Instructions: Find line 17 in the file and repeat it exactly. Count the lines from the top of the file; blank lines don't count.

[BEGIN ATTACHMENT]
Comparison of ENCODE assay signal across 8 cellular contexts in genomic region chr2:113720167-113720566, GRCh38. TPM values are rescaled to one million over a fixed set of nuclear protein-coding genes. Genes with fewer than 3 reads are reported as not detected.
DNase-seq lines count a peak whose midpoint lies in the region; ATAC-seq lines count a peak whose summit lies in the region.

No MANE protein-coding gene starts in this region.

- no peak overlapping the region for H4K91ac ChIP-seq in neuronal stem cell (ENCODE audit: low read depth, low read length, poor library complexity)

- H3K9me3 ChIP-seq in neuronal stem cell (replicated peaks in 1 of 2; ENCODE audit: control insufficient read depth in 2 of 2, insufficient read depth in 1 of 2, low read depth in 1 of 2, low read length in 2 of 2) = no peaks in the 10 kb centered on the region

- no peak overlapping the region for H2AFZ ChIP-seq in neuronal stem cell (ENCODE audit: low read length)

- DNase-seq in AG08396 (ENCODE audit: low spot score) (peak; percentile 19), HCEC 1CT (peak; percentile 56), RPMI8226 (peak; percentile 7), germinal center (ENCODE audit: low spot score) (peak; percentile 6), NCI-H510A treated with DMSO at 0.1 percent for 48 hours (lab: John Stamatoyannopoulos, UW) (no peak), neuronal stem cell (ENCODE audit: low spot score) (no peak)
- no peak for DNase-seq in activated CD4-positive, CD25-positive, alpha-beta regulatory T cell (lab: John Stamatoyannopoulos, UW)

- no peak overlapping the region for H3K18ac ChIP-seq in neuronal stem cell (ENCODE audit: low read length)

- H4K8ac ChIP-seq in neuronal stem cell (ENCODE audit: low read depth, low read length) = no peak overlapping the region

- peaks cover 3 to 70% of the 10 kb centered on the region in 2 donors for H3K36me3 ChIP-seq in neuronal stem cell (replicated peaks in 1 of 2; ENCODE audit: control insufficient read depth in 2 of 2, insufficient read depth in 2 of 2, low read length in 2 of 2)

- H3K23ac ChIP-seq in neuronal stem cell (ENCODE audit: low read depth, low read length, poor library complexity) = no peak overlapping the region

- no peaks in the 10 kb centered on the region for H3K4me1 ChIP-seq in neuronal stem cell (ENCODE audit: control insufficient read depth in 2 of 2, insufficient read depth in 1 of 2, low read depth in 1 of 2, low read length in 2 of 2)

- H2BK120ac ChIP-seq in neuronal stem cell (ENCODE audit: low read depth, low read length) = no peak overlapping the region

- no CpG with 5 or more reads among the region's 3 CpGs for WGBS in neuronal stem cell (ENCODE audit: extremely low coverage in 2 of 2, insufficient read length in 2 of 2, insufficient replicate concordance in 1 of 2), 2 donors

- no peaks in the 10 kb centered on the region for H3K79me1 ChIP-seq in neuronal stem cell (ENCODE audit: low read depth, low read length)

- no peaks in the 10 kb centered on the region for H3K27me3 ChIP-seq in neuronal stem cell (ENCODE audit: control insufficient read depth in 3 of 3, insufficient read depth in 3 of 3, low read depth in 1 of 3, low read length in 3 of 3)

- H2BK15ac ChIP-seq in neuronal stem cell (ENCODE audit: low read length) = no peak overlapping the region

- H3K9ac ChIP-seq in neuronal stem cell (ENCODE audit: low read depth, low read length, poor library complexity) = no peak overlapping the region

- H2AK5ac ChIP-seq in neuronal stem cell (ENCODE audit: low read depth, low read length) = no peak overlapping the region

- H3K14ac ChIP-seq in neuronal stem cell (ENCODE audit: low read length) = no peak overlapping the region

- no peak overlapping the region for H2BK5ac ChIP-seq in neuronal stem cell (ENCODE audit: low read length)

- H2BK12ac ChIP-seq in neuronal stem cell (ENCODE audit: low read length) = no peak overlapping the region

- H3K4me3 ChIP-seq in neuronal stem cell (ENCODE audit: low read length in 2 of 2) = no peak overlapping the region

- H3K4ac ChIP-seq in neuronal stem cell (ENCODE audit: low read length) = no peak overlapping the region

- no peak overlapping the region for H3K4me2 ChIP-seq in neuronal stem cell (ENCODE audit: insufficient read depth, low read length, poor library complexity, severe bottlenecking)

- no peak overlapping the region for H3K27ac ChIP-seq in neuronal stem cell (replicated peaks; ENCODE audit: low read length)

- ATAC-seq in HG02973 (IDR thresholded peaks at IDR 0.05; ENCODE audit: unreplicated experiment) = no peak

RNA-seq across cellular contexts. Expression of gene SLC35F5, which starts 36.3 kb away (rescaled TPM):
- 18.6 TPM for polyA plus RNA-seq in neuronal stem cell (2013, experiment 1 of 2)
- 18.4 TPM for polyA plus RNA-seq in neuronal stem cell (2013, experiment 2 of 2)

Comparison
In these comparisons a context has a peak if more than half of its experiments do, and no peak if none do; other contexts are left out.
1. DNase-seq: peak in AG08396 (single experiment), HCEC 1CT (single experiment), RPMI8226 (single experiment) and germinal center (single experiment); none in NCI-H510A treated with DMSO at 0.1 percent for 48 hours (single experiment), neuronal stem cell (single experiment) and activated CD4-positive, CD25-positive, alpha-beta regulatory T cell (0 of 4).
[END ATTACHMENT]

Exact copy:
- no peaks in the 10 kb centered on the region for H3K27me3 ChIP-seq in neuronal stem cell (ENCODE audit: control insufficient read depth in 3 of 3, insufficient read depth in 3 of 3, low read depth in 1 of 3, low read length in 3 of 3)